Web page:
To the Daily:
The University should not only recruit outside of the state
A Daily editorial last week pointed to a drastic drop in state funding for education as a harbinger that will force college admission administrators to look outside Michigan for the talent pool desired for incoming students (Un-leveling the field, 10/12/2007). To suggest that diminishing state funds will result in cuts to extracurricular and sport programs is a valid point. To draw a conclusion that involvement in extracurriculars and sports will provide colleges with the ideal renaissance student is a big stretch.
The single greatest factor influencing college admissions is ability to pay for education. While higher education may purport to require increasingly demanding criteria for admission, competition for money influences college admissions more than the need to include students from different economic, racial, religious, social and gender communities.
Is babysitting your siblings while your parents work an extracurricular activity? What about working at McDonald’s to help pay the bills for a family struggling to make ends meet? Given the unusually distressed Michigan economy, legislators must decide what form of funding will best serve its colleges and universities. A college student’s success is determined by the ability to meet degree requirements, not the ability to attend football games or join student clubs. Should state government subsidize buildings and programs unrelated to matriculation?
Michigan residents rise above the cookie-cutter applicants to higher education. We are unique, talented people with the ability to change the future, not just leave it in limbo. We are the biologist or the engineer whose talents will cure cancer, AIDS and Alzheimers, and whose compassion will fund health care for those who can’t afford it. Our state universities should be proud to admit Michigan residents.
Stem cell research would bring many economic benefits
It was interesting to find an article about the proposed repeal of the state’s ban on embryonic stem cell research (‘U’ scientists welcome stem cell ban repeal, 10/17/2007) in the same edition of the Daily that included a story about the importance in Michigan’s future of the technology industry (Tech industry is key for state’s future, leaders say, 10/17/2007). One of many substantial benefits of embryonic stem cell research is its ability to boost the economy in a state like Michigan, which is suffering from economic downfall.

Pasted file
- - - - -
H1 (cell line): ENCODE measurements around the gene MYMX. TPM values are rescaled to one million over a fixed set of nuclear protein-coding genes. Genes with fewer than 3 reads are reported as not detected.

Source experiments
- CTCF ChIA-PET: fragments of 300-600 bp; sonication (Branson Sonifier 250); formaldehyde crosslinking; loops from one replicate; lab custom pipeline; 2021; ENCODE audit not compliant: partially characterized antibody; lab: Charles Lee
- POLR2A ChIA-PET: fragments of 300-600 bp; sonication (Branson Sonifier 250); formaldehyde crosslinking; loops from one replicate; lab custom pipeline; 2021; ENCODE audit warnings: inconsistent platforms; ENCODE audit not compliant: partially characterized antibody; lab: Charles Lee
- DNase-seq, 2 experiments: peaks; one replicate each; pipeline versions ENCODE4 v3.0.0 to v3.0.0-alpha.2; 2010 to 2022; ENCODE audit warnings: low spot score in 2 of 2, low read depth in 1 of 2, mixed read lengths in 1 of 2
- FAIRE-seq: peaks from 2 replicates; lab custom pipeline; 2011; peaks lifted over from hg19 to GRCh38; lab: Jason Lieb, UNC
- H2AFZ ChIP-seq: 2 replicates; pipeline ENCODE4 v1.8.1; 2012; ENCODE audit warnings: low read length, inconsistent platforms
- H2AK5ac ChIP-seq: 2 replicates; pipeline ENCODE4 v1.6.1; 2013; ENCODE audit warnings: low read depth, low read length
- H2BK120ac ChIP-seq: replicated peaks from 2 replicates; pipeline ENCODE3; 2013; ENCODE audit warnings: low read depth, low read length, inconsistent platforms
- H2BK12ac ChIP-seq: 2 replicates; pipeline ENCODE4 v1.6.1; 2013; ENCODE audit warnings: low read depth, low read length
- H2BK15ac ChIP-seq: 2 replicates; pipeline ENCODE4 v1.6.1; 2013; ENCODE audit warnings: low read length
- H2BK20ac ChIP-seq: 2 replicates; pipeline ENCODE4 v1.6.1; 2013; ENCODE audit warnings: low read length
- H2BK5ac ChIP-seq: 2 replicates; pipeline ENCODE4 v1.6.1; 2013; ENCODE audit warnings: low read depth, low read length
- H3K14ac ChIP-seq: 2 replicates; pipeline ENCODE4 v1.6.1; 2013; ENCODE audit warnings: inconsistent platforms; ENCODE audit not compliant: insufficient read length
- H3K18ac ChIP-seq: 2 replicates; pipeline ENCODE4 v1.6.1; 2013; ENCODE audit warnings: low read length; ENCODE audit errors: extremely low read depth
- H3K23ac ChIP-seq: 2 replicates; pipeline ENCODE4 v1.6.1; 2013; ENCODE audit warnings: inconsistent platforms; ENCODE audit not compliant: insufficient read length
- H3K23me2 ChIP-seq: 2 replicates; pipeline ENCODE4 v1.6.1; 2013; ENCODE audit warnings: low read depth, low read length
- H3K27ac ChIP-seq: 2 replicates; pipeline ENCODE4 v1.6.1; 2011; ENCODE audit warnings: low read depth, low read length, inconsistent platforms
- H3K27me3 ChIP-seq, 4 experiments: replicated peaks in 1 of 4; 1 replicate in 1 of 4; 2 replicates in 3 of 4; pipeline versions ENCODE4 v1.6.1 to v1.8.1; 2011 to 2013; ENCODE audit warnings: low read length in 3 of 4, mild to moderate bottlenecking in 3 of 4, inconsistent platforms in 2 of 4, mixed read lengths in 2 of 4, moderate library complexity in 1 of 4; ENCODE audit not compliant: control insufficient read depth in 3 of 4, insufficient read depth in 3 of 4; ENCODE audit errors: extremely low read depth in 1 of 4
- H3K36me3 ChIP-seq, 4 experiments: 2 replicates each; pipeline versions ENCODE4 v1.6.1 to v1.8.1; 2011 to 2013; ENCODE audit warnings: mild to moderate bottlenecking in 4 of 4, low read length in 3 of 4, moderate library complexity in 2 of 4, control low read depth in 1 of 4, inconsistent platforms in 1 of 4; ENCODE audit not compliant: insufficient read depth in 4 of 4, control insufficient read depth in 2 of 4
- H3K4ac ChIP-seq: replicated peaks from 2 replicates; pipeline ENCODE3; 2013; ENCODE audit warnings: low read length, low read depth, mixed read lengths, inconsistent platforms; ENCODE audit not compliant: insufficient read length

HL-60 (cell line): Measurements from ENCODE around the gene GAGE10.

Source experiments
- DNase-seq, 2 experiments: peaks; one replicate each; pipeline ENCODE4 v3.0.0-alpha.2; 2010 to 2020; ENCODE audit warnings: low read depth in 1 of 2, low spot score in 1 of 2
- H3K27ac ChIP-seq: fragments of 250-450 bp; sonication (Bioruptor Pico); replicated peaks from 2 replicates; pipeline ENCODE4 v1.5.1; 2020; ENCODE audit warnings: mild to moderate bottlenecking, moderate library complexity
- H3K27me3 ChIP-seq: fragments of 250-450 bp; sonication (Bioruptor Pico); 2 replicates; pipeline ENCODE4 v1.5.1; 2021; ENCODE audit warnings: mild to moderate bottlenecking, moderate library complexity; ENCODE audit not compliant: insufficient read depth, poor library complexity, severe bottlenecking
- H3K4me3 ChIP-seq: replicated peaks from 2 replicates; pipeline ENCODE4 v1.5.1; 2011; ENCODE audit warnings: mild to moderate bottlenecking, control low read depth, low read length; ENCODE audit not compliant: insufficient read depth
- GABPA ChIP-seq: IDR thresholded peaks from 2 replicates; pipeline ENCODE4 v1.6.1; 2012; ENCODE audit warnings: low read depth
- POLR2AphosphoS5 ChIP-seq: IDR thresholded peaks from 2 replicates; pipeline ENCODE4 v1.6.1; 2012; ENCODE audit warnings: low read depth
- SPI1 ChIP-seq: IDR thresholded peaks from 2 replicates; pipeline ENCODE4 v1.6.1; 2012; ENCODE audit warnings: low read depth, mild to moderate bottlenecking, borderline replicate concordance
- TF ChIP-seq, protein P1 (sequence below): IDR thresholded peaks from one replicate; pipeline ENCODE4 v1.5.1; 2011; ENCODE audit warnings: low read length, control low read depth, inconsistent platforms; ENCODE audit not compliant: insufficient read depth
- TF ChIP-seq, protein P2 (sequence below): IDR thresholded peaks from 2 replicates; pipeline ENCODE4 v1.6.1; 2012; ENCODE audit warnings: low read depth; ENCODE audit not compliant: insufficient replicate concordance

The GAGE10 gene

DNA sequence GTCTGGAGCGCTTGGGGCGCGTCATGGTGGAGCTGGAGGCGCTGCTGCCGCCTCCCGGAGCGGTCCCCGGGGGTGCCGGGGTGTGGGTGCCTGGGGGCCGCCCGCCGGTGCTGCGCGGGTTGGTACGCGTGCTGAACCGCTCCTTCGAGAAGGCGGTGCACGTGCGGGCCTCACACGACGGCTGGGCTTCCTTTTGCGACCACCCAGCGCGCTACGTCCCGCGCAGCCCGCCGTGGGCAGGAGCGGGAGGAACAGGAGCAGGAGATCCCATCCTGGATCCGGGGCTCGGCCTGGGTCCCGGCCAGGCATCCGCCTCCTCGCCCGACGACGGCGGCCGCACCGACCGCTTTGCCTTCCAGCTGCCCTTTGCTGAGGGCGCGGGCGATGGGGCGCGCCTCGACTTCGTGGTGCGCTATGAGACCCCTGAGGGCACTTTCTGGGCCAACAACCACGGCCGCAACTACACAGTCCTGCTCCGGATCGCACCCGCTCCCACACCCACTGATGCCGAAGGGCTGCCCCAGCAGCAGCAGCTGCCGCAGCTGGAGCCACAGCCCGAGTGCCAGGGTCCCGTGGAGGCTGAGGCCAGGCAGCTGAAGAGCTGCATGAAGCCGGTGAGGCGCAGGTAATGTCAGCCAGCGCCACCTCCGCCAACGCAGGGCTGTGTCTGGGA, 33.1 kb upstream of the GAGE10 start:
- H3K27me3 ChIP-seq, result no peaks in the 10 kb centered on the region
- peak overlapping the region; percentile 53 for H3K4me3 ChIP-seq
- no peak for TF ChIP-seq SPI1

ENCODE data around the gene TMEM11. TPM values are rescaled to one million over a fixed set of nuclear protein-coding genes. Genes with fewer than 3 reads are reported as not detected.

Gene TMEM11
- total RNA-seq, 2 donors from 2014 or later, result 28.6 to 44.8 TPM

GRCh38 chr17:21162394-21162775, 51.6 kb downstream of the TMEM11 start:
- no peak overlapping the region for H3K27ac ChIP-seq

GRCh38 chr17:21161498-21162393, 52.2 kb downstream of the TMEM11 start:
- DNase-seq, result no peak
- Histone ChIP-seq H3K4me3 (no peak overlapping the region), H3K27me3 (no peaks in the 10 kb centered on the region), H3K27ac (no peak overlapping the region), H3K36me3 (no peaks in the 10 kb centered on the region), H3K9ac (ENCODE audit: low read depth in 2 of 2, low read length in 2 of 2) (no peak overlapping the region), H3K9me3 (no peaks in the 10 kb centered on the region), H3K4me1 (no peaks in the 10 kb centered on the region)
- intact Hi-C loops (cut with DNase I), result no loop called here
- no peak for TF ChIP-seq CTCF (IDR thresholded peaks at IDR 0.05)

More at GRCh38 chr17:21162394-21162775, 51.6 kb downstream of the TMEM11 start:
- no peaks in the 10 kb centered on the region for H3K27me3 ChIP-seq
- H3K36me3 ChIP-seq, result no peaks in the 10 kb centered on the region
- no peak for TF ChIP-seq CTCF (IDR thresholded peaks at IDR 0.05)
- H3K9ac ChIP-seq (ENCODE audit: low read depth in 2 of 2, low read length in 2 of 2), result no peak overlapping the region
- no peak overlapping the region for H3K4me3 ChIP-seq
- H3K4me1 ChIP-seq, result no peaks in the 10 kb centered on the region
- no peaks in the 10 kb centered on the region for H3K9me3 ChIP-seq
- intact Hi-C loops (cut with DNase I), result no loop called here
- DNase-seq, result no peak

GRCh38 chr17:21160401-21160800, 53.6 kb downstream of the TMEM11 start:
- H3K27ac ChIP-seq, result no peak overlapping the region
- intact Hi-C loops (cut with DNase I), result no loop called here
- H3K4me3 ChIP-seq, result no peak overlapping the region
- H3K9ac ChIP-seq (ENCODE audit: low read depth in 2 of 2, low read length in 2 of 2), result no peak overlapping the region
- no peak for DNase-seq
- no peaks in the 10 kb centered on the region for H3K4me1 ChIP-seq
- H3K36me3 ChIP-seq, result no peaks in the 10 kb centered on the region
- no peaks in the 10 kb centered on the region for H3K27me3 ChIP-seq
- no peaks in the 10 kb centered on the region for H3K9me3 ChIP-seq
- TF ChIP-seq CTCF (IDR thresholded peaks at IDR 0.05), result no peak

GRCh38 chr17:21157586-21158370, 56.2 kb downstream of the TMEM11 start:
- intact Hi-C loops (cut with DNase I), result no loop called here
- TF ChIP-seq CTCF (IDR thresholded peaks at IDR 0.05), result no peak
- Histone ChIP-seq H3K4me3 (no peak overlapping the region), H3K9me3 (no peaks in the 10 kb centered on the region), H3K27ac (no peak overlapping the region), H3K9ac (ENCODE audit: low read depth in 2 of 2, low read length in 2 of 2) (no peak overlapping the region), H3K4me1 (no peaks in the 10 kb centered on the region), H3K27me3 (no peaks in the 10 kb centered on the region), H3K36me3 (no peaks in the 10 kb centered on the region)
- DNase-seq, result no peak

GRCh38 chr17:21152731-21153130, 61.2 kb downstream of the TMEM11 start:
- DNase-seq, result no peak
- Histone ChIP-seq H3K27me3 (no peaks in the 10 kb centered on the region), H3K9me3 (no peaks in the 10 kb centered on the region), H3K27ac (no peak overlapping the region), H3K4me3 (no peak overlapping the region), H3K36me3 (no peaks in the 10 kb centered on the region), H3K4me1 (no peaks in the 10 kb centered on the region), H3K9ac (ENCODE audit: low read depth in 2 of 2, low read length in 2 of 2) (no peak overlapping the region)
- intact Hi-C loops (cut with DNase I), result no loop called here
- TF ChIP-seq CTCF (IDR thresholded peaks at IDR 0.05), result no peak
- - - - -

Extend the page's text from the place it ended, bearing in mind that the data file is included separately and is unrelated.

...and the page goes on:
Scientists around the country are working in a thriving biomedical industry that incorporates embryonic stem cell research – an industry that does not exist in states like Michigan, North Dakota, South Dakota, Louisiana, Indiana and Arkansas. When people read that list of six states, Michigan sticks out like a sore thumb. We think of Michigan as a center for growth and progress, not as one of the most restrictive states in the country.
Proponents of embryonic stem cell research know that education is the most powerful weapon; when people learn the truths about the research, their support follows. In the Daily article on stem cells, Pam Sherstad says Right to Life of Michigan would not support any research that would destroy an embryo. However, the current ban on embryonic stem cell research does not protect a single embryo from destruction; it only impedes the groundbreaking research.
The only embryos used for research will be donated embryos that have no chance of ever becoming a child and are going to be thrown away. It was once unfortunate that in-vitro fertilization clinics produce extra embryos and defective embryos that had to be discarded. But embryonic stem cell research has allowed for that unfortunate downside to instead be a source of hope and progress. The trash-bound embryos can be saved from destruction and used to help cure a myriad of diseases.
I urge everyone to educate themselves about this complicated issue. Discover the truths; they will prove how ethical and promising embryonic stem cell research really is.
The letter writer is president of the Student Society for Stem Cell Research.
There is no better solution than a tax increase. Accept it already.
Columnist Robert Soave argues that Michigan’s expansion of the sales tax to include some services will destroy the economy and eventually the state itself (Taxes are a dubious solution, 10/09/2007). If taxes are a dubious solution, then please provide a better one. Unfortunately, Soave relies on a basic downward-spiral argument without using any relevant facts. One could use his same argument to criticize any tax ever proposed in the history of the world. Baseless criticism without solution should not have a place in any newspaper.
Dean W. Baxtresser
First-year law student